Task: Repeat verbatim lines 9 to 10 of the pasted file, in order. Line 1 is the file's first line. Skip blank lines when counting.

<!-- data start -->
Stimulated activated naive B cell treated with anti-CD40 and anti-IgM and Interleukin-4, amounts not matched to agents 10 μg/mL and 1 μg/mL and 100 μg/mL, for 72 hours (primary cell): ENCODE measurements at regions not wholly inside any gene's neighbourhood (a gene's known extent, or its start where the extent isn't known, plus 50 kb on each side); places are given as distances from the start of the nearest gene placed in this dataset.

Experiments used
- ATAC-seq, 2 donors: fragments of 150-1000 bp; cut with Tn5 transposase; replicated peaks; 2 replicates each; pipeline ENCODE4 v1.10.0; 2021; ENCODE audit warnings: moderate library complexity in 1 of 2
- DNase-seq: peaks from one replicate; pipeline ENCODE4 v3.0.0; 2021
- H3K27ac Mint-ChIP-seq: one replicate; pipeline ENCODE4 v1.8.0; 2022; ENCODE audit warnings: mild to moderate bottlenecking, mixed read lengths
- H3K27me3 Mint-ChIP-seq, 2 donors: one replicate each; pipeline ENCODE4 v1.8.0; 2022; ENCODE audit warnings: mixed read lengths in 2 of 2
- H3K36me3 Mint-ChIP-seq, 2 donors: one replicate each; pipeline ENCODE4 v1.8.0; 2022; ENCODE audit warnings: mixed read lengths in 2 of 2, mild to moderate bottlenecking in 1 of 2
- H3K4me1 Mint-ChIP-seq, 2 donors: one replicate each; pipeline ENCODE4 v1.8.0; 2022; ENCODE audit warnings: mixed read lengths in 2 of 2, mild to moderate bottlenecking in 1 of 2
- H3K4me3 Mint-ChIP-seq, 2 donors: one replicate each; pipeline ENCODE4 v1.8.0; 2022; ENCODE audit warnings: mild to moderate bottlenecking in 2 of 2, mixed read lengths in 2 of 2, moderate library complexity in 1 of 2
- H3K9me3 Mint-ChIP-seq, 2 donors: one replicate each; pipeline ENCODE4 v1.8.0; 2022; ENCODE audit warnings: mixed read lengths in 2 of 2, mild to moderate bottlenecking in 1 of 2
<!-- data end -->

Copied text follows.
- H3K4me3 Mint-ChIP-seq, 2 donors: one replicate each; pipeline ENCODE4 v1.8.0; 2022; ENCODE audit warnings: mild to moderate bottlenecking in 2 of 2, mixed read lengths in 2 of 2, moderate library complexity in 1 of 2
- H3K9me3 Mint-ChIP-seq, 2 donors: one replicate each; pipeline ENCODE4 v1.8.0; 2022; ENCODE audit warnings: mixed read lengths in 2 of 2, mild to moderate bottlenecking in 1 of 2